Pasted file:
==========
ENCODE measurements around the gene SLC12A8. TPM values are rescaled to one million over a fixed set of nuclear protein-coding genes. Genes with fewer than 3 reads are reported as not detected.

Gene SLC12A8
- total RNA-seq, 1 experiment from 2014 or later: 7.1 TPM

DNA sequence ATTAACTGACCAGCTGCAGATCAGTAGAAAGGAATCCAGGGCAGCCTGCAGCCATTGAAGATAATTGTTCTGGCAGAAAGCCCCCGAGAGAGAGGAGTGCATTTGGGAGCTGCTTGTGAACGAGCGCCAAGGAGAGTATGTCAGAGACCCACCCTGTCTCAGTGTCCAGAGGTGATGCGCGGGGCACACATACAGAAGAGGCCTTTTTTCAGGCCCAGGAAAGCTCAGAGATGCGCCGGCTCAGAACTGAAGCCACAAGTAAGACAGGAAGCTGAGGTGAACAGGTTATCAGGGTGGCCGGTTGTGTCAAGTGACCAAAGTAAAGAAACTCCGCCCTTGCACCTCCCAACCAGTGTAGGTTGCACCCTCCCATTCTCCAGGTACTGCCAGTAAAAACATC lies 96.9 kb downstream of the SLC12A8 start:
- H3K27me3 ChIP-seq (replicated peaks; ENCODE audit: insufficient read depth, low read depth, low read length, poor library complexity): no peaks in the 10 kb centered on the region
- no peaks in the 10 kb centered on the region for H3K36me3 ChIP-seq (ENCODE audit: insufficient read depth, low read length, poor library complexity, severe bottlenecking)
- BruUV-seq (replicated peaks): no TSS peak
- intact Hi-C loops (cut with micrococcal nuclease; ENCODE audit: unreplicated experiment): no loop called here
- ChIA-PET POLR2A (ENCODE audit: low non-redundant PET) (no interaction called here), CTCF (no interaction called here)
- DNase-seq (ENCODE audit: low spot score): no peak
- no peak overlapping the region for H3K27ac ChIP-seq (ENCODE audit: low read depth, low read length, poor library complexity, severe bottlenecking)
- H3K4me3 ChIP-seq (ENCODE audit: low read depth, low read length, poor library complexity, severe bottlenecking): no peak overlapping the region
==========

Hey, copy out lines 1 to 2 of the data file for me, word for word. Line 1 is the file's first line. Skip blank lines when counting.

ENCODE measurements around the gene SLC12A8. TPM values are rescaled to one million over a fixed set of nuclear protein-coding genes. Genes with fewer than 3 reads are reported as not detected.

Gene SLC12A8